A ‘promising’ proposal

It takes a lot of flawed thinking to believe in the magical powers of these new pop-up list parties and their cunning plans to game the voting system. But that’s OK. Because there are myriad ways for thinking to be flawed. I shall mention just three. Let’s call them.

  • Arithmetic/plan conflation
  • Virtue by association
  • Partial assessment

To illustrate the first of these, let me put a proposition to you. I want every pro-independence voter to give me £100. I plan to accumulate £100,000,000. I then plan on using this to get another £100,000,000. I will then have £200,000,000 which I will use to do whatever each of you considers to be your most favoured amazing and wonderful things.

How many of you immediately reached for the ‘Pay Now’ button? Probably not many. Your first instinct would be to ask questions about the plan. My response is to insist that you look at the arithmetic. Given the number of pro-independence voters it is perfectly feasible to raise £100,000.000 in the way I propose. And look at the amazing and wonderful things! £100,000,000 plus £100,000,000 is £200,000,000. And look at the amazing and wonderful things! The arithmetic checks out. And look at the amazing and wonderful things!

If your thinking isn’t flawed, you recognise that the arithmetic and the plan are quite separate and different things and that the fact the arithmetic works doesn’t mean the plan works. You also recognise that however amazing and wonderful the promise it is worthless if it isn’t connected to the proposal by a viable plan.

The kind of flawed thinking I’ve called virtue by association is the rich vein of human folly which confidence tricksters and political charlatans throughout the ages have sought to mine. The mother lode of mindlessness. Having lent their proposal superficial and spurious credibility by quoting some numbers that add up, the shyster will then produce the promise – an outcome described using an array of constantly repeated glittering generalities. Glittering generalities are words and phrases laden with positive connotations and associations but with no substance or core meaning. Glittering generalities – often combined with plausible science or mathematics – is the language of dishonest politics and dubious marketing.

The idea is that having impressed with the unarguable science (or arithmetic), the snake-oil salesman of instructional fable then dazzles the dupe with a promise that blazes with the light of a million suns so that they fail to notice the absence of any plan linking the proposal to the promise. No mapped path from one to the other.

A marketing phrase which neatly combines the plausible science with the glittering generality is ‘Up to 100% effective!’. This pill is ‘up to 100% effective in relieving pain’. This disinfectant kills ‘up to 100% of known household germs’ (note too the additional qualifiers ‘known’ and ‘household’). This snake-oil is ‘up to 100% effective in curing up to 100% of the ailments listed’.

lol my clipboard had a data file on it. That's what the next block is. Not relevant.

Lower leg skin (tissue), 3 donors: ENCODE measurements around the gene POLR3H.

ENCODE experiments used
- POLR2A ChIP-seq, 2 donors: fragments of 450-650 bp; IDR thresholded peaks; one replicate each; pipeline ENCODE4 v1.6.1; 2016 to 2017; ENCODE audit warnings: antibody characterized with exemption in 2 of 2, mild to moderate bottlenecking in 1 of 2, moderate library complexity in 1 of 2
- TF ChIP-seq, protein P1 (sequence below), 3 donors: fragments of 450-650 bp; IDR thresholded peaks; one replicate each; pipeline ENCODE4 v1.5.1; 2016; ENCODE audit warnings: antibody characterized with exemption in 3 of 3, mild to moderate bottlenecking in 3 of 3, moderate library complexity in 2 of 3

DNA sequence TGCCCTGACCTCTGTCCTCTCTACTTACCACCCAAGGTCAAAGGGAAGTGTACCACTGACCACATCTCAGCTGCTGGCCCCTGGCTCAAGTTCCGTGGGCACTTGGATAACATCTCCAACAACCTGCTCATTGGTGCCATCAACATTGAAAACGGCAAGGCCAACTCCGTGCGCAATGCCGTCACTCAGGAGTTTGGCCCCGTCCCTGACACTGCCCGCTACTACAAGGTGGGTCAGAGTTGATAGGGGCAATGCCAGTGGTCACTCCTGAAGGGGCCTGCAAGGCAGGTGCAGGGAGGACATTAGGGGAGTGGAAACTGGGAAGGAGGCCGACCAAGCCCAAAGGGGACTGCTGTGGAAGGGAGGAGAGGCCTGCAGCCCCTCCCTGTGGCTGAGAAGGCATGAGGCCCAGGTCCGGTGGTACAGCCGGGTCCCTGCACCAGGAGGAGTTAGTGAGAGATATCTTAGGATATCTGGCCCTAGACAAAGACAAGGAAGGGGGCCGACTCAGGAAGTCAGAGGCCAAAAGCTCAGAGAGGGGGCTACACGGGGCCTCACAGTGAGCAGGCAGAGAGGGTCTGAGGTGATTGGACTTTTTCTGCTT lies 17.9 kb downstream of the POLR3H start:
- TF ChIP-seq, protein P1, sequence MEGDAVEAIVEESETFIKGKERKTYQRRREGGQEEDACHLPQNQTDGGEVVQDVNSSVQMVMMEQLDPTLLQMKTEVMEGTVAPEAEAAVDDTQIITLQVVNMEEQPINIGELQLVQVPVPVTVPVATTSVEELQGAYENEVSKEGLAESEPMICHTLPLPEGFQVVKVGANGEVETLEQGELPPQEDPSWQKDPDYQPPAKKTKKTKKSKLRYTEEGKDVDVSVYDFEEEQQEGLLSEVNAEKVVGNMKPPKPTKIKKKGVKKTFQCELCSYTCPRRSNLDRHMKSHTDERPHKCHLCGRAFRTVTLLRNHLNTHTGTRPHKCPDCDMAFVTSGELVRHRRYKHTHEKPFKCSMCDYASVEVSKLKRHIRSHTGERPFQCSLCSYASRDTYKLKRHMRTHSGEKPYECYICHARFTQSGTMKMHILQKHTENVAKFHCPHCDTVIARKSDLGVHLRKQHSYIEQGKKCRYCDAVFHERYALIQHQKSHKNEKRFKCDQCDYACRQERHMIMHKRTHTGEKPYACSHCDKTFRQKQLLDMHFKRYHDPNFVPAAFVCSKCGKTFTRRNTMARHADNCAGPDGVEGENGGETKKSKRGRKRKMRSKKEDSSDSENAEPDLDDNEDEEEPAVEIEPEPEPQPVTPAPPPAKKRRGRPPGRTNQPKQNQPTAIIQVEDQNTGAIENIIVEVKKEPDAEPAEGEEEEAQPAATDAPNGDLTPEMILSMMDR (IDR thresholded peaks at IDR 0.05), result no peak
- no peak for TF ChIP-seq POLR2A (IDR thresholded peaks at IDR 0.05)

This tactical voting strategy is ‘up to 100% effective in ensuring more pro-independence MSPs and/or fewer Unionist MSPs!’. And if you have any lingering doubts about the promise, just look at the proposal! Look at the arithmetic! Look at how the arithmetic works! Look at how amazing and wonderful the promise is! Just don’t look for the plan that connects the proposal to the promise. And if you do look for that plan and fail to find it then that is because you fail to understand the arithmetic and/or you don’t value the promised outcome as you would if you were a true believer.

Anyone who has sought to engage with proponents of pop-up list parties will find something eerily familiar in the foregoing.

Partial assessment describes the flawed thinking that the snake-oil salesman (other gender identities are available) is seeking to exploit. What matters to the shyster and the political propagandist alike is not only what the target audience/market/constituency thinks about what’s being sold but what they don’t think about at all. The ‘other stuff’. The stuff that is not covered by either the proposal or the promise. The implications and consequences that flow from the entire package – incomplete as that entire package may be.

Partial assessment involves weighing the proposed solution to a problem – which may or may not be real or as serious as it is made out to be – only against the promise attached to it. It involves excluding all negatives. All the pros and none of the cons. Well! Maybe one very trivial con just for appearances.

The word ‘partial’ is relevant in both its sense of ‘incomplete’ and its sense of ‘favouring’. Never mind the quality! Feel the width! Never mind the risk! Look at the prize! Don’t think about what you stand to lose! Look at what you might win!

Charlatans have descended on Scotland’s politics the way pickpockets descend on tourist hot-spots. Frustration with the SNP attracts power-hungry chancers like blood in the water attracts flesh-hungry sharks. Opportunity breeds exploitation. A fox with a full belly will try to catch and kill anything which is both edible and available. Individuals driven by ambition and factions driven by ideology will scavenge for power wherever it may be found. If sufficiently driven, they will resort to any means to seize the smallest scrap of power. Just as long as it isn’t power of the type or in the measure which brings with it responsibility.

It takes a lot of flawed thinking to believe in the magical powers of these new pop-up list parties and their cunning plans. It takes only a little rational thinking to see though the scam. For Scotland’s sake, make sure rationality wins.



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